USDA Ends National Animal ID Program

February 4, 2010 06:00 PM
 

By Roger Bernard, Farm Journal Policy & Washington Editor

USDA announced this morning that it will scrap the National Animal Identification System (NAIS) and instead will opt to develop "a new, flexible framework for animal disease traceability in the United States, and undertake several other actions to further strengthen its disease prevention and response capabilities."

After listening sessions in 15 cities in the U.S., USDA Sec. Tom Vilsack said USDA will "revise the prior policy and offer a new approach to animal disease traceability with changes that respond directly to the feedback we heard."

The framework provides the basic tenets of an improved animal disease traceability capability in the United States.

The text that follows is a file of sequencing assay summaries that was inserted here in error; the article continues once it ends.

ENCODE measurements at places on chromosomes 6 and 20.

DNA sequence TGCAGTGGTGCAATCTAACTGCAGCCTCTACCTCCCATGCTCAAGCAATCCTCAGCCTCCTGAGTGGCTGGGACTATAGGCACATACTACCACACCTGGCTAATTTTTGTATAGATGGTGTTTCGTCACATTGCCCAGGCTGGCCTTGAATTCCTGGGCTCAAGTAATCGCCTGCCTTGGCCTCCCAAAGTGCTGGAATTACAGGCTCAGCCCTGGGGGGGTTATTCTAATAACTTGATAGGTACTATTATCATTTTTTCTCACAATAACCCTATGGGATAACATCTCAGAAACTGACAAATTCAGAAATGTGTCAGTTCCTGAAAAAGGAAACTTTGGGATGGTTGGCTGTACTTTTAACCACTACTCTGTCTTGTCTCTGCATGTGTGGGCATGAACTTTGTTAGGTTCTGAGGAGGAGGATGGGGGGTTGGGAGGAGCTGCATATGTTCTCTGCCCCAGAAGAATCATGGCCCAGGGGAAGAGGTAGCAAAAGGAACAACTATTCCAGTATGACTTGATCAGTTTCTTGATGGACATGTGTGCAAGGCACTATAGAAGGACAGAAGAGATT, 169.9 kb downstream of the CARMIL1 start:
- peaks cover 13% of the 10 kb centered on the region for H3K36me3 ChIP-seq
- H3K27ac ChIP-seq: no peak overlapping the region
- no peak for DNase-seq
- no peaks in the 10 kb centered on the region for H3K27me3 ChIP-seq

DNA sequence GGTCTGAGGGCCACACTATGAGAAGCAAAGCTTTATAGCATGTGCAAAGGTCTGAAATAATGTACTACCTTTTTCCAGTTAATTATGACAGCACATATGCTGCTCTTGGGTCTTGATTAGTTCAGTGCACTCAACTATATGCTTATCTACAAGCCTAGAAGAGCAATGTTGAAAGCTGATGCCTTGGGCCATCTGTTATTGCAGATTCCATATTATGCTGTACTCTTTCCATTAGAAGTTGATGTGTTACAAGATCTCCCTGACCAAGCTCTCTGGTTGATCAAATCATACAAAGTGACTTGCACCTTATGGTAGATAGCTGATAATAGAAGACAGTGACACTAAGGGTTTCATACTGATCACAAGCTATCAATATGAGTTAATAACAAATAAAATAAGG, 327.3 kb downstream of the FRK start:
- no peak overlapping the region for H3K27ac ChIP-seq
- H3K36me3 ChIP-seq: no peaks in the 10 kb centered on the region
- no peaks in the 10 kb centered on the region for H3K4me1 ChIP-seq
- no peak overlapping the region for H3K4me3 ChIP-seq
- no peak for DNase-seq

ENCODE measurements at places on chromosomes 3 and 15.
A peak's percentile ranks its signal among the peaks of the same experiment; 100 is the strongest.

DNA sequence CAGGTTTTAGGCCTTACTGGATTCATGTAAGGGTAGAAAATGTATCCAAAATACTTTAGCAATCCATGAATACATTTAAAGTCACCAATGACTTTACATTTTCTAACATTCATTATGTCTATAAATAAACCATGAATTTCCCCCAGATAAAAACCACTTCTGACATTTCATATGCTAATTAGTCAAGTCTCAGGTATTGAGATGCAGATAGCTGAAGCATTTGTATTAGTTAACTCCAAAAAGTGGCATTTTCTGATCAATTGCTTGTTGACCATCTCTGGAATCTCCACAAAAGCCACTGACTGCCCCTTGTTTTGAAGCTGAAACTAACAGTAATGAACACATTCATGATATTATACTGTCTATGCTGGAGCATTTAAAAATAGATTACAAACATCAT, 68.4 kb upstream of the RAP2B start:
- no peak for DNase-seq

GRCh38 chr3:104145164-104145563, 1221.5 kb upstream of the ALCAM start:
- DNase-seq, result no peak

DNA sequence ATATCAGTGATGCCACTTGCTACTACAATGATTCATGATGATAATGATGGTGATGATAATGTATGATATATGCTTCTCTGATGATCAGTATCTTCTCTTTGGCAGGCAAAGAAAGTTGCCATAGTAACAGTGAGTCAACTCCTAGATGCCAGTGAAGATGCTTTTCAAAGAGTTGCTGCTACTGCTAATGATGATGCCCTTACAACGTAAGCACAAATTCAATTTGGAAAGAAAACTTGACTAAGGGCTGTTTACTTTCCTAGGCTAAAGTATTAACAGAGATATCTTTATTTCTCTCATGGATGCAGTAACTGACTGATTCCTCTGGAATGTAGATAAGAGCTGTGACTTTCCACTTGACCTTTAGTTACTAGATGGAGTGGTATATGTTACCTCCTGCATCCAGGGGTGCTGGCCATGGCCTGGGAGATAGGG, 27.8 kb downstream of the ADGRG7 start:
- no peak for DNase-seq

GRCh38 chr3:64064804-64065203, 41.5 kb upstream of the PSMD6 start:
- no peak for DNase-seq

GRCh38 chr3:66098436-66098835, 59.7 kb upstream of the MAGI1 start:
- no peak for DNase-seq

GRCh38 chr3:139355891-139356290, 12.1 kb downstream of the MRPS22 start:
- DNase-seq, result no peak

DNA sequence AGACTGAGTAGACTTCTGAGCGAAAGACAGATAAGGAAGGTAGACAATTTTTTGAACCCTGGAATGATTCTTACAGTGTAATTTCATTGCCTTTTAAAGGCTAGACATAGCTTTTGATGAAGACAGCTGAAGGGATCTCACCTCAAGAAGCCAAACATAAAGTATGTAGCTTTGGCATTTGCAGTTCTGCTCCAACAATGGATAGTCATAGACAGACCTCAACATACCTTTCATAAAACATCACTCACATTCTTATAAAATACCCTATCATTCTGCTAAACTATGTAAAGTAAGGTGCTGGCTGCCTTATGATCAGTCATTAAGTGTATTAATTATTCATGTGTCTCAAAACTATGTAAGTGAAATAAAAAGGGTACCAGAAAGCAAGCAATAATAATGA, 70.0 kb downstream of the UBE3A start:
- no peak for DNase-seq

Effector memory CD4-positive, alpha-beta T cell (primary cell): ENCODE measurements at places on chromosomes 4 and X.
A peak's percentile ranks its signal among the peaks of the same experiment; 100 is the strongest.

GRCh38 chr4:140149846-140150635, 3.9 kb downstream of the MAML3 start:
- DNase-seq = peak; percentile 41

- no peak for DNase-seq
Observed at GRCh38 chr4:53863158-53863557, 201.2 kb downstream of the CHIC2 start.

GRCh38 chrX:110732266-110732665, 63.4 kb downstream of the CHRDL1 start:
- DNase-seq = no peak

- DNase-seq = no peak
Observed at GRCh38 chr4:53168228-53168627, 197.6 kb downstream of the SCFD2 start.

USDA's efforts will:

  • Only apply to animals moved in interstate commerce;
  • Be administered by the States and Tribal Nations to provide more flexibility;
  • Encourage the use of lower-cost technology; and
  • Be implemented transparently through federal regulations and the full rulemaking process.

One of USDA's first steps will be to convene a forum with animal health leaders for states and Tribal Nations to initiate a dialogue about the possible ways of achieving the flexible, coordinated approach to animal disease traceability we envision. Additionally, USDA will be revamping the Secretary's Advisory Committee on Animal Health to address specific issues, such as confidentiality and liability.

Although USDA has a robust system in place to protect U.S. agriculture, USDA said ina release, "with today's announcement, the Department will also be taking additional actions to further strengthen protections against the entry and spread of disease. These steps will include actions to lessen the risk from disease introduction, initiating and updating analyses on how animal diseases travel into the country, improving response capabilities, and focusing on greater collaboration and analyses with States and industry on potential disease risk overall."

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